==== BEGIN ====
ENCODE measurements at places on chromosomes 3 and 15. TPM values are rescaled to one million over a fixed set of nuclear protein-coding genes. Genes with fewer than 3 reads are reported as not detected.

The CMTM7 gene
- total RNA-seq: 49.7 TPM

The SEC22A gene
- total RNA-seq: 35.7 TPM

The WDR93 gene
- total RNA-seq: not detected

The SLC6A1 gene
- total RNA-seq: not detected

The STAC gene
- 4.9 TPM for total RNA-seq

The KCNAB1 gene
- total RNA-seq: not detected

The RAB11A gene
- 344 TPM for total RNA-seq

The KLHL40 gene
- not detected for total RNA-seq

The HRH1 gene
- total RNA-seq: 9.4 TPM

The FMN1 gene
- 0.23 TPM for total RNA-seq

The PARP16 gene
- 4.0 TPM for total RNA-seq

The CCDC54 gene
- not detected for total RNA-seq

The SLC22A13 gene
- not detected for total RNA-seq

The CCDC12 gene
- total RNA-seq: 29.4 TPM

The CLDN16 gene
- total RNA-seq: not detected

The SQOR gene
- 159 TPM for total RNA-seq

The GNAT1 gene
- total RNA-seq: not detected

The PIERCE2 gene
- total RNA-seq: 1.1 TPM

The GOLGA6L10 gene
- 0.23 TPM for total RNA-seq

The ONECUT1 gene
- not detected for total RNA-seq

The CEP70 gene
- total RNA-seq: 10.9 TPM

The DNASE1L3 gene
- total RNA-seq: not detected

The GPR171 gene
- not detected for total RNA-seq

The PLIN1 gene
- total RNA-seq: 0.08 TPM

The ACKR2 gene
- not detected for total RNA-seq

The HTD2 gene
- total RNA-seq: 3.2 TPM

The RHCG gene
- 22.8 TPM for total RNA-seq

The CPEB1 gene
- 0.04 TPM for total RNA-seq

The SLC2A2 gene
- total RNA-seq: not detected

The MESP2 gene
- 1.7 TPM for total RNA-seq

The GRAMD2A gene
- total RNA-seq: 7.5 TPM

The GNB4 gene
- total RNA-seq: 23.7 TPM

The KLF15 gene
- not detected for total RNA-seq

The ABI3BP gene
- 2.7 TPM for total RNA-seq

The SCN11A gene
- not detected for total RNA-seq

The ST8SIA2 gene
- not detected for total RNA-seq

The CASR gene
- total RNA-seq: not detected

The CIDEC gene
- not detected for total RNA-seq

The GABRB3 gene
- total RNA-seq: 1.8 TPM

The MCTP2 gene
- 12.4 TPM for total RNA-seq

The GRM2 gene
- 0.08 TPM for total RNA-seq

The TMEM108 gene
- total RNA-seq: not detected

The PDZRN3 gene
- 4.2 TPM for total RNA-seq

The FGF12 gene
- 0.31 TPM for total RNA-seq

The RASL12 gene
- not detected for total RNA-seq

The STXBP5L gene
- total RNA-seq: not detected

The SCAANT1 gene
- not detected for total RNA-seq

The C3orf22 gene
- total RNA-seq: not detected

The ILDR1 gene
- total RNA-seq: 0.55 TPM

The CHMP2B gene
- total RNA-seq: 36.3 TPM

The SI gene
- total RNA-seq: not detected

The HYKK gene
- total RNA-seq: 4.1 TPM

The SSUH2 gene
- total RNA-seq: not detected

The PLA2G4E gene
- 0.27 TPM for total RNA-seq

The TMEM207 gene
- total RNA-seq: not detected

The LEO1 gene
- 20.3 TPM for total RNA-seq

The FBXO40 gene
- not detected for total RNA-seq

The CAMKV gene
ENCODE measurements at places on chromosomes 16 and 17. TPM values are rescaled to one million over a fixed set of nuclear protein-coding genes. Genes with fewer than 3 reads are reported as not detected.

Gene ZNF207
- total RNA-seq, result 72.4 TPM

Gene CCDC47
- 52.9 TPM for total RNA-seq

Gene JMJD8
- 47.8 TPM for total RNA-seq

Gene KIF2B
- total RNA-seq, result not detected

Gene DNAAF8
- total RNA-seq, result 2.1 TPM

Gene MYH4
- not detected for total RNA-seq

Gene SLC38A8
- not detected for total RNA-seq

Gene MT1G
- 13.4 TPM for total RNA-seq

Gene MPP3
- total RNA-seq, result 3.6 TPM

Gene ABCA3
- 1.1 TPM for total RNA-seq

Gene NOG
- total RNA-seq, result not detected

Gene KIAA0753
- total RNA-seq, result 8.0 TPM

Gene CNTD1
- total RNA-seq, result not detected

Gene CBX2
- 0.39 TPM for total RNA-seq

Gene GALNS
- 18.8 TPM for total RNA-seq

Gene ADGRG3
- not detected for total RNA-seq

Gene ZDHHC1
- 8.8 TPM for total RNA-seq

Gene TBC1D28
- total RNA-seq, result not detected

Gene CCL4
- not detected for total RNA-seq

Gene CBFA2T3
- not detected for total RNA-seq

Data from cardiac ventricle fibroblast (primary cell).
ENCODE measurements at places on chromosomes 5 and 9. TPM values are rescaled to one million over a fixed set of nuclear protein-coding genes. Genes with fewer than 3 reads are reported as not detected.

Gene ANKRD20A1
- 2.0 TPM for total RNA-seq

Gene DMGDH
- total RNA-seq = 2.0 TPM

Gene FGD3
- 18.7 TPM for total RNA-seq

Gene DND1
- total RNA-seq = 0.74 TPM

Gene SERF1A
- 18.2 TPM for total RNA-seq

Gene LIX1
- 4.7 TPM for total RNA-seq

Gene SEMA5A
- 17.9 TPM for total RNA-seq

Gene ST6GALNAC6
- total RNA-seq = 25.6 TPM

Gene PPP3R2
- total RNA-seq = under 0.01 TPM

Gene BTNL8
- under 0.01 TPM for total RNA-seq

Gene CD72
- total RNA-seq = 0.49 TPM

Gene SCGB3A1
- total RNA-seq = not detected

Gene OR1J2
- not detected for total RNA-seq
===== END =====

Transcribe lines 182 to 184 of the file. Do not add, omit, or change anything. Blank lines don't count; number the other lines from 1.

Gene SCGB3A1
- total RNA-seq = not detected

Gene OR1J2